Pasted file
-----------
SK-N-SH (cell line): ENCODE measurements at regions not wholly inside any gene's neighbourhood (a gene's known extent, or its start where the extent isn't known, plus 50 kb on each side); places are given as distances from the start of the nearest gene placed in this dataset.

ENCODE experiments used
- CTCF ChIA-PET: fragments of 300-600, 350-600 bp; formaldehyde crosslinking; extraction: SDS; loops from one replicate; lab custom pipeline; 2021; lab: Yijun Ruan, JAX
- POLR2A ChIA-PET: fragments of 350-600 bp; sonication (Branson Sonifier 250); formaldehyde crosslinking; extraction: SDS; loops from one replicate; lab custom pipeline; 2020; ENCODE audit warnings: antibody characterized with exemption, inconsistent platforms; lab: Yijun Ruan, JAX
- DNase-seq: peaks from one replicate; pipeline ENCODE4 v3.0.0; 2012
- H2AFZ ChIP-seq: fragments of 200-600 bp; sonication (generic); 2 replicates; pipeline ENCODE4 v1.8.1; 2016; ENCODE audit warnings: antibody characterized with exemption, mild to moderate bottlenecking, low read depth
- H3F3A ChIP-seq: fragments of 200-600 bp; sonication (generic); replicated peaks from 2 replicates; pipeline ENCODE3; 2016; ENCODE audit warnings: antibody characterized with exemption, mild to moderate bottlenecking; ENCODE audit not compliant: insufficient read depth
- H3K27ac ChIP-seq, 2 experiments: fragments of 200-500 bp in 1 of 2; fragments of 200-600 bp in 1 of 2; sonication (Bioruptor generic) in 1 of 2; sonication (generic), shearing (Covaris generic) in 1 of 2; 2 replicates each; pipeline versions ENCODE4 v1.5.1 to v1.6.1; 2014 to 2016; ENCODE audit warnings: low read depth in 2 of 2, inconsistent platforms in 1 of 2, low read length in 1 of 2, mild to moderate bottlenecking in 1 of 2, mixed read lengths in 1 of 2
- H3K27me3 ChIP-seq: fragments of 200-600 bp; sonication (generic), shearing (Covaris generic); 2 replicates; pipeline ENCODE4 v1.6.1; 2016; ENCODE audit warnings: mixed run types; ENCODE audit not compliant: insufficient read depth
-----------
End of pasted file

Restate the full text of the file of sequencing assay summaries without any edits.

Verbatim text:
SK-N-SH (cell line): ENCODE measurements at regions not wholly inside any gene's neighbourhood (a gene's known extent, or its start where the extent isn't known, plus 50 kb on each side); places are given as distances from the start of the nearest gene placed in this dataset.

ENCODE experiments used
- CTCF ChIA-PET: fragments of 300-600, 350-600 bp; formaldehyde crosslinking; extraction: SDS; loops from one replicate; lab custom pipeline; 2021; lab: Yijun Ruan, JAX
- POLR2A ChIA-PET: fragments of 350-600 bp; sonication (Branson Sonifier 250); formaldehyde crosslinking; extraction: SDS; loops from one replicate; lab custom pipeline; 2020; ENCODE audit warnings: antibody characterized with exemption, inconsistent platforms; lab: Yijun Ruan, JAX
- DNase-seq: peaks from one replicate; pipeline ENCODE4 v3.0.0; 2012
- H2AFZ ChIP-seq: fragments of 200-600 bp; sonication (generic); 2 replicates; pipeline ENCODE4 v1.8.1; 2016; ENCODE audit warnings: antibody characterized with exemption, mild to moderate bottlenecking, low read depth
- H3F3A ChIP-seq: fragments of 200-600 bp; sonication (generic); replicated peaks from 2 replicates; pipeline ENCODE3; 2016; ENCODE audit warnings: antibody characterized with exemption, mild to moderate bottlenecking; ENCODE audit not compliant: insufficient read depth
- H3K27ac ChIP-seq, 2 experiments: fragments of 200-500 bp in 1 of 2; fragments of 200-600 bp in 1 of 2; sonication (Bioruptor generic) in 1 of 2; sonication (generic), shearing (Covaris generic) in 1 of 2; 2 replicates each; pipeline versions ENCODE4 v1.5.1 to v1.6.1; 2014 to 2016; ENCODE audit warnings: low read depth in 2 of 2, inconsistent platforms in 1 of 2, low read length in 1 of 2, mild to moderate bottlenecking in 1 of 2, mixed read lengths in 1 of 2
- H3K27me3 ChIP-seq: fragments of 200-600 bp; sonication (generic), shearing (Covaris generic); 2 replicates; pipeline ENCODE4 v1.6.1; 2016; ENCODE audit warnings: mixed run types; ENCODE audit not compliant: insufficient read depth